Substance abuse, psychiatric disorders, HIV/AIDS, and homelessness are pressing public health concerns. Homeless young adults are at especially high risk for substance abuse, psychiatric disorders, and HIV infection. Understanding the relationships of these problems in this vulnerable population, and using this knowledge to inform the development of interventions to reduce substance abuse and HIV risk behaviors is crucial. My overarching aim for this Mentored Patient-Oriented Research Career Development Award (K23) award is to gain expertise developing and testing disseminable brief interventions to reduce substance and HIV risk behaviors in homeless young adults, an underserved and under-researched population. To succeed, I will require protected time. My training objectives are to develop a greater knowledge base in research on substance abuse, psychiatric disorders, and HIV risk behaviors. Specifically, I propose training on (a) study design, including randomized clinical trials, and sample selection;(b) biostatistics, specifically longitudinal data analysis;(c) assessment of psychiatric comorbidity, substance abuse outcomes, and their relationship;and (d) evidence-based interventions for substance abuse and substance reduction. The proposed research plan, combining clinical and public health research, will provide an opportunity to apply my training and lead to the development of brief interventions to reduce substance abuse and HIV risk behaviors in homeless young adults. Study 1 has two main components. The first, Study 1A, involves analyses of data from a pilot randomized trial to test the One Plus One (OPO), a 2-session, individual motivation-based intervention I designed to reduce drinking and HIV risk among homeless adolescents who exited foster care. The analyses will allow me to evaluate whether OPO affects substances other than alcohol, and whether participant baseline psychiatric status influences OPO dropout, substance, and HIV outcomes. Using these findings, I will design and conduct Study 1B, in which I will modify OPO to target illicit substances in addition to alcohol, adapt the design as necessary, and conduct a second small randomized trial to test feasibility and preliminary effectiveness of the revised OPO. This second small trial will provide the basis for an application for an R01- funded larger trial to test the efficacy of the revised OPO. To place my clinical research within a larger public health framework and to inform the development of OPO, I will also conduct Study 2. This will involve investigation of the relationships between substance and psychiatric disorders, HIV risk, and homelessness in a large national sample with a 3-year follow-up. Using these data, I will analyze factors affecting the risk of drinking alcohol before sexual activity (Study 2A) and the roles of socioeconomic status, substance abuse, and psychiatric disorders on the prospective likelihood of becoming homeless (Study 2B). This research plan will allow me to realize the potential of my clinical experience and research ideas to help reduce substance abuse and HIV risk behaviors among the population of homeless young adults who are badly in need of assistance.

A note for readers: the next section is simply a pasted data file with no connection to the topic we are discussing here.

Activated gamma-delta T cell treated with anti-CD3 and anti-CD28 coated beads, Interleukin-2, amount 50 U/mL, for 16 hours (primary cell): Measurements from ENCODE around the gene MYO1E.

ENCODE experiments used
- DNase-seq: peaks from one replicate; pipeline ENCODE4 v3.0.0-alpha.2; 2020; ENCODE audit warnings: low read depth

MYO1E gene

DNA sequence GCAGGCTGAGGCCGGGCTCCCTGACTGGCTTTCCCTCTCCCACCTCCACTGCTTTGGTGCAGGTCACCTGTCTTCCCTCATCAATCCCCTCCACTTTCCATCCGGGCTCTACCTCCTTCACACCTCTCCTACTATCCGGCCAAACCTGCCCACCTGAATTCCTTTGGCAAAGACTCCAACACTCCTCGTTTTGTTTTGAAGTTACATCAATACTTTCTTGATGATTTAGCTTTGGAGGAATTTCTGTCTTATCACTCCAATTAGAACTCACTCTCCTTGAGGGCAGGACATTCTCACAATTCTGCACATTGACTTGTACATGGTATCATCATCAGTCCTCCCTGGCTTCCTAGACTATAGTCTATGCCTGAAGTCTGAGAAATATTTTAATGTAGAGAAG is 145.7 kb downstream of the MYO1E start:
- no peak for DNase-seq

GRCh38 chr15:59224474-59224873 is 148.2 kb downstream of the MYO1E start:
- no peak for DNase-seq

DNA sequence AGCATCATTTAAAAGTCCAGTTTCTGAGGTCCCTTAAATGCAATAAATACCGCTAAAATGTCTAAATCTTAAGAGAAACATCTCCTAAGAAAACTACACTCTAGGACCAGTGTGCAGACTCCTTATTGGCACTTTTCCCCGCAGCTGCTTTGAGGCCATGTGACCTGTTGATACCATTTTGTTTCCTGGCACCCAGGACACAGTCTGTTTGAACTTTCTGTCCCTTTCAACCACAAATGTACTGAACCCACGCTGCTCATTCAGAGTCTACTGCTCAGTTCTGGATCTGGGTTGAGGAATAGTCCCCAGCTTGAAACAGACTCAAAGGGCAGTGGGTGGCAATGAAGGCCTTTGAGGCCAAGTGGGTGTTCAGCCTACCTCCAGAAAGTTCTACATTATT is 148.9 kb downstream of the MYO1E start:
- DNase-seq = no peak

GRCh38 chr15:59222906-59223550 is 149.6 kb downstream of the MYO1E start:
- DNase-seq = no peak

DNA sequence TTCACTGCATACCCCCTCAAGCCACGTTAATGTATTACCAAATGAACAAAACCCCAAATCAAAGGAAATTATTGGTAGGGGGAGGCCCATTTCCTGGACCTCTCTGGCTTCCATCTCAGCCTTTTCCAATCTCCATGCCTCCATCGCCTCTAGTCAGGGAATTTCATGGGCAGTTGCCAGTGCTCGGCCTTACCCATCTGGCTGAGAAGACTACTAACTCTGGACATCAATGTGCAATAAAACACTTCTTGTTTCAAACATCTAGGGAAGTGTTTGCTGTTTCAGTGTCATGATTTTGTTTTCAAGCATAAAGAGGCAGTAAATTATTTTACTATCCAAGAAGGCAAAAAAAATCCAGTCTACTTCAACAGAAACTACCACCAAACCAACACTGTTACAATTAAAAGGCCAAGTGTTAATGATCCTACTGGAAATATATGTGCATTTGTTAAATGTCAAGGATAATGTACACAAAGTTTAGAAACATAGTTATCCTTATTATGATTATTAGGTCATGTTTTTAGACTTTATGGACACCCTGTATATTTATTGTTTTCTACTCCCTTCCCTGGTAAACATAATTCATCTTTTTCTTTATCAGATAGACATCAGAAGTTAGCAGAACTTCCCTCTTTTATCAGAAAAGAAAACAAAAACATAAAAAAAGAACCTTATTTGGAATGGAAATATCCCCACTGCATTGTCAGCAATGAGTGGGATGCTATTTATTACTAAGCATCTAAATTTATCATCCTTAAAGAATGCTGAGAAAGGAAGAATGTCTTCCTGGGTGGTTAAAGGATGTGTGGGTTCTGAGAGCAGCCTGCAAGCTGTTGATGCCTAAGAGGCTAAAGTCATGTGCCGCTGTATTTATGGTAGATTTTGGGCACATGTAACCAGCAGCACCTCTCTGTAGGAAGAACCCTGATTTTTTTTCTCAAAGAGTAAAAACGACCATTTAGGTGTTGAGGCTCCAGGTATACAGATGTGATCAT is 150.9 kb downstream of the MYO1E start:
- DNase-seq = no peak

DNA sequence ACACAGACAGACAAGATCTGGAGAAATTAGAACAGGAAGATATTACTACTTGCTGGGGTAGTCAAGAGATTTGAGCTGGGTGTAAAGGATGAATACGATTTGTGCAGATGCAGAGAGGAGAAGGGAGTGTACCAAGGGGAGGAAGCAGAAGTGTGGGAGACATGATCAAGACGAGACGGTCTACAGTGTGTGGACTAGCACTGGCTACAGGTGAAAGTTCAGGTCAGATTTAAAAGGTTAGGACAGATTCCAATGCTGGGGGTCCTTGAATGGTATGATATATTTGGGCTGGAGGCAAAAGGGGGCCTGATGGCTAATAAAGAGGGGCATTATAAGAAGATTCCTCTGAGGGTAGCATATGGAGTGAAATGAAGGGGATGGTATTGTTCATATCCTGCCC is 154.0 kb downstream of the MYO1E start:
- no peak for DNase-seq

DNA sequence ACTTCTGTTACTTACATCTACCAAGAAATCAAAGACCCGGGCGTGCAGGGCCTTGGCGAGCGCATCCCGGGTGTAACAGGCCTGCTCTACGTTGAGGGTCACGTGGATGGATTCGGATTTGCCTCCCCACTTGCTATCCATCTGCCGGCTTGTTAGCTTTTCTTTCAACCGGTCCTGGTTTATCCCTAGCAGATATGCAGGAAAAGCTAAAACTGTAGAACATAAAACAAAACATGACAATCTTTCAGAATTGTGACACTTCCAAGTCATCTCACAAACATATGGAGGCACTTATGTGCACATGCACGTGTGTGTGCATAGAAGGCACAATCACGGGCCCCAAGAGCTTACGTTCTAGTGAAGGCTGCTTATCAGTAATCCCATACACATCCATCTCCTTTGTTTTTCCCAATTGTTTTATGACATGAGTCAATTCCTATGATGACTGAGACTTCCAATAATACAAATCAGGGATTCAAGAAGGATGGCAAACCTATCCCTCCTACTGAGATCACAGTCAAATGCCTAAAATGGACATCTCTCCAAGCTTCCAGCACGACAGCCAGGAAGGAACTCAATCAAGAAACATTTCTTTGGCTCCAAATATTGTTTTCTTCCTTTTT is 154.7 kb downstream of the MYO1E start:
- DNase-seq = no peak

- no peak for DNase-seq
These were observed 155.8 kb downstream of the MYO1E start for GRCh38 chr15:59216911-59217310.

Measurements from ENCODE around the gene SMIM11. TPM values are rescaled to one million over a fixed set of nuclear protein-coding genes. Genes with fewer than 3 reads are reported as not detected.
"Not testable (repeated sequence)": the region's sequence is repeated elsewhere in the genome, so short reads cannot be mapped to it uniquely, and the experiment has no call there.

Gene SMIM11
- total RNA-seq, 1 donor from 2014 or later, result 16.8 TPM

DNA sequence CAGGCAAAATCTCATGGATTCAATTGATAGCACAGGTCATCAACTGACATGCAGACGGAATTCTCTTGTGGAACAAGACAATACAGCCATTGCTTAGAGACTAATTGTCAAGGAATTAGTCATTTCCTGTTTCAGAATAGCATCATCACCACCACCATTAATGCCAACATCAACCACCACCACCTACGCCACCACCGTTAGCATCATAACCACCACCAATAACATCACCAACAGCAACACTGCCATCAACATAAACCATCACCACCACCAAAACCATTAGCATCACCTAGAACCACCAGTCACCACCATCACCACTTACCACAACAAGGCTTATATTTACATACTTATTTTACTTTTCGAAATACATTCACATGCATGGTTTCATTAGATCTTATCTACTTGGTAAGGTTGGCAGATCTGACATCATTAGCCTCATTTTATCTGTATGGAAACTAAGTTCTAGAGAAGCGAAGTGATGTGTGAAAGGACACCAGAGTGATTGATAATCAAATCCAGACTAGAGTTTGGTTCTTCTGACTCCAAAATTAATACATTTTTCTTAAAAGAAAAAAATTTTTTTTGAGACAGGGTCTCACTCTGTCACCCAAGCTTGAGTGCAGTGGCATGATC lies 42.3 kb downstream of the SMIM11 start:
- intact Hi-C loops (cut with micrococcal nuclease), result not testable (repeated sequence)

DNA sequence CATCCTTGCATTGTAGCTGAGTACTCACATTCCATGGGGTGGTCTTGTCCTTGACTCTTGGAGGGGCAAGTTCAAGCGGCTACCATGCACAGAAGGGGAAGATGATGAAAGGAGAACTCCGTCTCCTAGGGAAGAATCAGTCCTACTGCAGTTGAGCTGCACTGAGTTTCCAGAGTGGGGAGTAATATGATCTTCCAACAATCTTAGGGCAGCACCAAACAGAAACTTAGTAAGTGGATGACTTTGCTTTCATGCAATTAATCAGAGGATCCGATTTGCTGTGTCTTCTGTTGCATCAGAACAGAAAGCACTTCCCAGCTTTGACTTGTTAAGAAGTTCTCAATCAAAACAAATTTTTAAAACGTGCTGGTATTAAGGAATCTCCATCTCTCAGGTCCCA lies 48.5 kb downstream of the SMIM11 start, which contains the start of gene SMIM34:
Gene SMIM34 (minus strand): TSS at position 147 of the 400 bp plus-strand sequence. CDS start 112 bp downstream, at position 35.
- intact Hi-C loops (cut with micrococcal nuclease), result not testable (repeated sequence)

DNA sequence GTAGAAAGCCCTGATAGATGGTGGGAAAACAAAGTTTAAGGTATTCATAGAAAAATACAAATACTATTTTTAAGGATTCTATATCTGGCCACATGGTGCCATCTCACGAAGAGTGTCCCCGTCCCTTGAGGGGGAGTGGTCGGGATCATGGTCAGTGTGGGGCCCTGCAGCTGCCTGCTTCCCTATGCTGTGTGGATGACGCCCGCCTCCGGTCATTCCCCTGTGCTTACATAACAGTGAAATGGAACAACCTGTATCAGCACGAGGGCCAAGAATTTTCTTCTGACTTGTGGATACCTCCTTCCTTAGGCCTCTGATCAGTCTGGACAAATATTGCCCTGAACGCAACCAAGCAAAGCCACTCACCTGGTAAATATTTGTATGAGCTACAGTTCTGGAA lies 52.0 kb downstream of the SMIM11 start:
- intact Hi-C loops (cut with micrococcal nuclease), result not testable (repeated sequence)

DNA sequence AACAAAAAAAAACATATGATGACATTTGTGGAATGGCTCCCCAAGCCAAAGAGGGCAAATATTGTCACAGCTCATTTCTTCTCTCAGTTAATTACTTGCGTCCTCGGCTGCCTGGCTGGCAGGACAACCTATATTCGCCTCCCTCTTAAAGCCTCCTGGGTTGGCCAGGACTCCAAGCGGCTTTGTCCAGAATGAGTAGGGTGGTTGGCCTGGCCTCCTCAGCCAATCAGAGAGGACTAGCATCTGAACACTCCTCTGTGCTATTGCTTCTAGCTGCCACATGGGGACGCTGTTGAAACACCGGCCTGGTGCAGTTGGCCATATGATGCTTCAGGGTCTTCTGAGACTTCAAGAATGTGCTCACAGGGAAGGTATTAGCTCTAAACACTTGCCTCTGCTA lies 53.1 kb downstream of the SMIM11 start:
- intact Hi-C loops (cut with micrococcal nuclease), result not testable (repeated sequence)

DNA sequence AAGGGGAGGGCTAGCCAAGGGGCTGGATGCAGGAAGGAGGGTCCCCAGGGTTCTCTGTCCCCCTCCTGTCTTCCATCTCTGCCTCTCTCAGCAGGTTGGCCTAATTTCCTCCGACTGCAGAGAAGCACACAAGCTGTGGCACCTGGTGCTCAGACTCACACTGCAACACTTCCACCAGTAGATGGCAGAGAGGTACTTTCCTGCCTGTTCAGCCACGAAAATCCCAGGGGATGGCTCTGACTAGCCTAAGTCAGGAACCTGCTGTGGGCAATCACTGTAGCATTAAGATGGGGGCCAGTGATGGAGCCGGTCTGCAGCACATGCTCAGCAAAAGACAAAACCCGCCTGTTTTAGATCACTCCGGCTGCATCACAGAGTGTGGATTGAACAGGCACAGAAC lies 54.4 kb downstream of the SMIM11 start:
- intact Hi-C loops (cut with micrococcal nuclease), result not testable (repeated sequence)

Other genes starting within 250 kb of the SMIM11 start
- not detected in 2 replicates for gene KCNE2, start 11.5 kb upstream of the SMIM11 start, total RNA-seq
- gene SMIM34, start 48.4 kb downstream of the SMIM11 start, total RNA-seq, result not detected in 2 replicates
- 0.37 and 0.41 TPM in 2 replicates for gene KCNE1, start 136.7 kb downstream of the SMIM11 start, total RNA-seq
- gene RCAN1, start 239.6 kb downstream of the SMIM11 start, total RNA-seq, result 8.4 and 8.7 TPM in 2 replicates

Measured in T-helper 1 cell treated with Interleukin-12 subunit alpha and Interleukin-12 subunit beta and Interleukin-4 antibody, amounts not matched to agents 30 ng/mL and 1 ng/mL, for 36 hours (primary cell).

Public Health Relevance

Better understanding the relationships between the intersecting public health concerns of substance abuse, psychiatric disorders, HIV/AIDS, and homelessness, and using this knowledge to inform the development of brief interventions to reduce substance abuse and HIV risk behaviors among homeless young adults, is crucial. The proposed training and research plan will provide me an opportunity to acquire and apply knowledge and skills from expert mentoring, course work, and other activities to a research plan focused on the development and testing of brief interventions to reduce substance abuse and HIV risk behaviors in homeless young adults. Such interventions should have substantial public health impact due to their brevity and the ease of dissemination among this vulnerable and underserved population.

Agency
National Institute of Health (NIH)
Institute
National Institute on Drug Abuse (NIDA)
Type
Mentored Patient-Oriented Research Career Development Award (K23)
Project #
5K23DA032323-03
Application #
8528532
Study Section
Human Development Research Subcommittee (NIDA)
Program Officer
Lloyd, Jacqueline
Project Start
2011-09-15
Project End
2016-08-31
Budget Start
2013-09-01
Budget End
2014-08-31
Support Year
3
Fiscal Year
2013
Total Cost
$182,207
Indirect Cost
$13,497
Name
Columbia University (N.Y.)
Department
Psychiatry
Type
Schools of Medicine
DUNS #
621889815
City
New York
State
NY
Country
United States
Zip Code
10032
Thompson Jr, Ronald G; Eaton, Nicholas R; Hu, Mei-Chen et al. (2014) Regularly drinking alcohol before sex in the United States: effects of relationship status and alcohol use disorders. Drug Alcohol Depend 141:167-70
Thompson Jr, Ronald G; Shmulewitz, Dvora; Meyers, Jacquelyn L et al. (2014) Parental psychopathology moderates the influence of parental divorce on lifetime alcohol use disorders among Israeli adults. Drug Alcohol Depend 141:85-91
Thompson Jr, Ronald G; Wall, Melanie M; Greenstein, Eliana et al. (2013) Substance-use disorders and poverty as prospective predictors of first-time homelessness in the United States. Am J Public Health 103 Suppl 2:S282-8